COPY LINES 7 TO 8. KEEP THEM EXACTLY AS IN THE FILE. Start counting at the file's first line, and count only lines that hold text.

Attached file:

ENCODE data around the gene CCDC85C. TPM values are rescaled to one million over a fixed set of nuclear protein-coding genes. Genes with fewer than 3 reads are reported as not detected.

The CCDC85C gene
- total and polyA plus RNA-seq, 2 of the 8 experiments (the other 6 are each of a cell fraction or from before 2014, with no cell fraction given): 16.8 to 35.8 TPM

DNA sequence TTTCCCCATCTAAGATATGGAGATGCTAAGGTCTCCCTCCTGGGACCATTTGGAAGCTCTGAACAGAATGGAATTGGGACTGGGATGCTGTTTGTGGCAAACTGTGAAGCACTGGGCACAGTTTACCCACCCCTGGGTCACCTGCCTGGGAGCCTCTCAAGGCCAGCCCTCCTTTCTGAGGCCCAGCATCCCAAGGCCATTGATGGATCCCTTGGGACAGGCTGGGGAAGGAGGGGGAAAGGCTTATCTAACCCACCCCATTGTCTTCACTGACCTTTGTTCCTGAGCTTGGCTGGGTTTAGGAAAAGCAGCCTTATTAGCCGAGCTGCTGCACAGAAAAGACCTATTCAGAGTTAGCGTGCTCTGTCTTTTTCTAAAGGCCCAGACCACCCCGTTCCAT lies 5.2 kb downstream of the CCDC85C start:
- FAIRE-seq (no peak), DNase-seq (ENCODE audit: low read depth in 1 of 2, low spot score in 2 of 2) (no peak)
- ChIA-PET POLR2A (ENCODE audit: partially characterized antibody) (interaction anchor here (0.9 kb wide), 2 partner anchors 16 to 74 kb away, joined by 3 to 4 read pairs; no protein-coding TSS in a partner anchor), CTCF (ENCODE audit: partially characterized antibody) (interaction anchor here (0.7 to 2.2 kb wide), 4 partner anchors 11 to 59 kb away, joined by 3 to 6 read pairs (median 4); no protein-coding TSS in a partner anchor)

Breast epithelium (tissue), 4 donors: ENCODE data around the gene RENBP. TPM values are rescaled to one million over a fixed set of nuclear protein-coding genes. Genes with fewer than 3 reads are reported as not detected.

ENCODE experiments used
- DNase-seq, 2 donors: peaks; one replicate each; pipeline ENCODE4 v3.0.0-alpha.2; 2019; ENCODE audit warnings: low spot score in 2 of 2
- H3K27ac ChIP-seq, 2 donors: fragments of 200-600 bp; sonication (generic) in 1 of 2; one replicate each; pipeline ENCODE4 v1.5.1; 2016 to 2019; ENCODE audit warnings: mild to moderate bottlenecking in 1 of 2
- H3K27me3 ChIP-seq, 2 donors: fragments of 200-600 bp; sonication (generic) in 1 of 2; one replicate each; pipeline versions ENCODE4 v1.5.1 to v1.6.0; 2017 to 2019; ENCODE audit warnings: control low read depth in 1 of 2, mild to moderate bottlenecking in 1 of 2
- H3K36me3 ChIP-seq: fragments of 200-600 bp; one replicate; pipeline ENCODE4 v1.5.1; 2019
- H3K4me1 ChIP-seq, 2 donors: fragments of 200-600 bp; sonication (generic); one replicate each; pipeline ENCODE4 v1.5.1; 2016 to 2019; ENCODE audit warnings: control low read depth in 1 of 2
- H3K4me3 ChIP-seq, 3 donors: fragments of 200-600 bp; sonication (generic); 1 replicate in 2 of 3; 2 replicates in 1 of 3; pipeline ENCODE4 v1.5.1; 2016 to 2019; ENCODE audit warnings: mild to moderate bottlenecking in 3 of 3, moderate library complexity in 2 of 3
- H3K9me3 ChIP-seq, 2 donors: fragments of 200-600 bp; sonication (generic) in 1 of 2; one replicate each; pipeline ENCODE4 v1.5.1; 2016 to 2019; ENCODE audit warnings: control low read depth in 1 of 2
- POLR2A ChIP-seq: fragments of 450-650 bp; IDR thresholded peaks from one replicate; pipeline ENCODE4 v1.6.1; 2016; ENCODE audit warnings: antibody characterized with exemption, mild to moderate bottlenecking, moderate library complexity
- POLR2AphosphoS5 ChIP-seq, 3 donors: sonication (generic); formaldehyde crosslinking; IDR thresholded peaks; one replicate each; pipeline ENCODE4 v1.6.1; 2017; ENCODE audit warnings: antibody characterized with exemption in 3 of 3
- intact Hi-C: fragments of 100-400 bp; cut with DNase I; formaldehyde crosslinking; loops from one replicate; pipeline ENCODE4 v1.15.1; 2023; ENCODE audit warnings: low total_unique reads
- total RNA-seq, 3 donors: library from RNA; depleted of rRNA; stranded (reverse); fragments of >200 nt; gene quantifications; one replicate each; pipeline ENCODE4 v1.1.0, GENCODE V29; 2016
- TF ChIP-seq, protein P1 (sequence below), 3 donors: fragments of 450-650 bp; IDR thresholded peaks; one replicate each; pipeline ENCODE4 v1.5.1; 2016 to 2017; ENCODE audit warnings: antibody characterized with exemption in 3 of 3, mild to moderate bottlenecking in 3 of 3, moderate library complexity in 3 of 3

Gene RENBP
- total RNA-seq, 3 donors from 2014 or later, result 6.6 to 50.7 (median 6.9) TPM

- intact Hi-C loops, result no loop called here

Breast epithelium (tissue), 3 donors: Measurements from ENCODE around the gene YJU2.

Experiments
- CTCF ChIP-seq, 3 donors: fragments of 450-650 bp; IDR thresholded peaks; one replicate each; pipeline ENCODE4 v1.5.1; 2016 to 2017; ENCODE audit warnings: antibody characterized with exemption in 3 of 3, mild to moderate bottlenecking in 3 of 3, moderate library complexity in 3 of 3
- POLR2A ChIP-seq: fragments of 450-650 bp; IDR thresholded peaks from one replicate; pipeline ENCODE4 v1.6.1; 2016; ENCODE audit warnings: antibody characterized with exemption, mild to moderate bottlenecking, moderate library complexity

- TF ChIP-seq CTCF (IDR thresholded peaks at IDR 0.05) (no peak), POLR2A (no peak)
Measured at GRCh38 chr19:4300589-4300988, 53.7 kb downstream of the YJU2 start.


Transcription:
Breast epithelium (tissue), 4 donors: ENCODE data around the gene RENBP. TPM values are rescaled to one million over a fixed set of nuclear protein-coding genes. Genes with fewer than 3 reads are reported as not detected.

ENCODE experiments used